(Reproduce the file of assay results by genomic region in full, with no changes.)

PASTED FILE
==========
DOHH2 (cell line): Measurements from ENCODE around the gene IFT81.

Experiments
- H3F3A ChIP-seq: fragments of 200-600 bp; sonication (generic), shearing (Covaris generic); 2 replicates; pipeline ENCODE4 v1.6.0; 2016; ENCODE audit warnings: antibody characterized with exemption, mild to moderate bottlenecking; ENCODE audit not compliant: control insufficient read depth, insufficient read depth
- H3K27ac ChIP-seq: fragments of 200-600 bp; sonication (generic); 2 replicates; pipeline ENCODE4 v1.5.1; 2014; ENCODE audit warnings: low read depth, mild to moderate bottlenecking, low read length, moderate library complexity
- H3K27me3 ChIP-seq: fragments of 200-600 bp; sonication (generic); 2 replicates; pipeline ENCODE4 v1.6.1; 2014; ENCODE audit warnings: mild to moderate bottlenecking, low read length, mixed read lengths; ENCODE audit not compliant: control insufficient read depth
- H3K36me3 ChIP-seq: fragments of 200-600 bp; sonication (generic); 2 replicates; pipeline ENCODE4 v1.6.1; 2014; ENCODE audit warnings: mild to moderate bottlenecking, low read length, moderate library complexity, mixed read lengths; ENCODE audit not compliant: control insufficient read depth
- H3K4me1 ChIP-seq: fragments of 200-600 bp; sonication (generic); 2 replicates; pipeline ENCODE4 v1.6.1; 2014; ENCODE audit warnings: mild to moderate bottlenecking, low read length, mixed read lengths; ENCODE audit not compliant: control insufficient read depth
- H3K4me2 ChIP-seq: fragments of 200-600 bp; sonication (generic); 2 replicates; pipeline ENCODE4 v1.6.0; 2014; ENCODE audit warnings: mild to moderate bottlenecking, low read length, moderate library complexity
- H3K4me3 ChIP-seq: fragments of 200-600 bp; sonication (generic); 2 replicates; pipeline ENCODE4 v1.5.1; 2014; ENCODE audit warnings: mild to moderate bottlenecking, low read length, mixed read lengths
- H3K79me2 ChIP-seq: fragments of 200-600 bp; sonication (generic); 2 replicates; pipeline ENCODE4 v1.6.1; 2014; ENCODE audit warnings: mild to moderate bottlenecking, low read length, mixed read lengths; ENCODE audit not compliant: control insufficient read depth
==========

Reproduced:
DOHH2 (cell line): Measurements from ENCODE around the gene IFT81.

Experiments
- H3F3A ChIP-seq: fragments of 200-600 bp; sonication (generic), shearing (Covaris generic); 2 replicates; pipeline ENCODE4 v1.6.0; 2016; ENCODE audit warnings: antibody characterized with exemption, mild to moderate bottlenecking; ENCODE audit not compliant: control insufficient read depth, insufficient read depth
- H3K27ac ChIP-seq: fragments of 200-600 bp; sonication (generic); 2 replicates; pipeline ENCODE4 v1.5.1; 2014; ENCODE audit warnings: low read depth, mild to moderate bottlenecking, low read length, moderate library complexity
- H3K27me3 ChIP-seq: fragments of 200-600 bp; sonication (generic); 2 replicates; pipeline ENCODE4 v1.6.1; 2014; ENCODE audit warnings: mild to moderate bottlenecking, low read length, mixed read lengths; ENCODE audit not compliant: control insufficient read depth
- H3K36me3 ChIP-seq: fragments of 200-600 bp; sonication (generic); 2 replicates; pipeline ENCODE4 v1.6.1; 2014; ENCODE audit warnings: mild to moderate bottlenecking, low read length, moderate library complexity, mixed read lengths; ENCODE audit not compliant: control insufficient read depth
- H3K4me1 ChIP-seq: fragments of 200-600 bp; sonication (generic); 2 replicates; pipeline ENCODE4 v1.6.1; 2014; ENCODE audit warnings: mild to moderate bottlenecking, low read length, mixed read lengths; ENCODE audit not compliant: control insufficient read depth
- H3K4me2 ChIP-seq: fragments of 200-600 bp; sonication (generic); 2 replicates; pipeline ENCODE4 v1.6.0; 2014; ENCODE audit warnings: mild to moderate bottlenecking, low read length, moderate library complexity
- H3K4me3 ChIP-seq: fragments of 200-600 bp; sonication (generic); 2 replicates; pipeline ENCODE4 v1.5.1; 2014; ENCODE audit warnings: mild to moderate bottlenecking, low read length, mixed read lengths
- H3K79me2 ChIP-seq: fragments of 200-600 bp; sonication (generic); 2 replicates; pipeline ENCODE4 v1.6.1; 2014; ENCODE audit warnings: mild to moderate bottlenecking, low read length, mixed read lengths; ENCODE audit not compliant: control insufficient read depth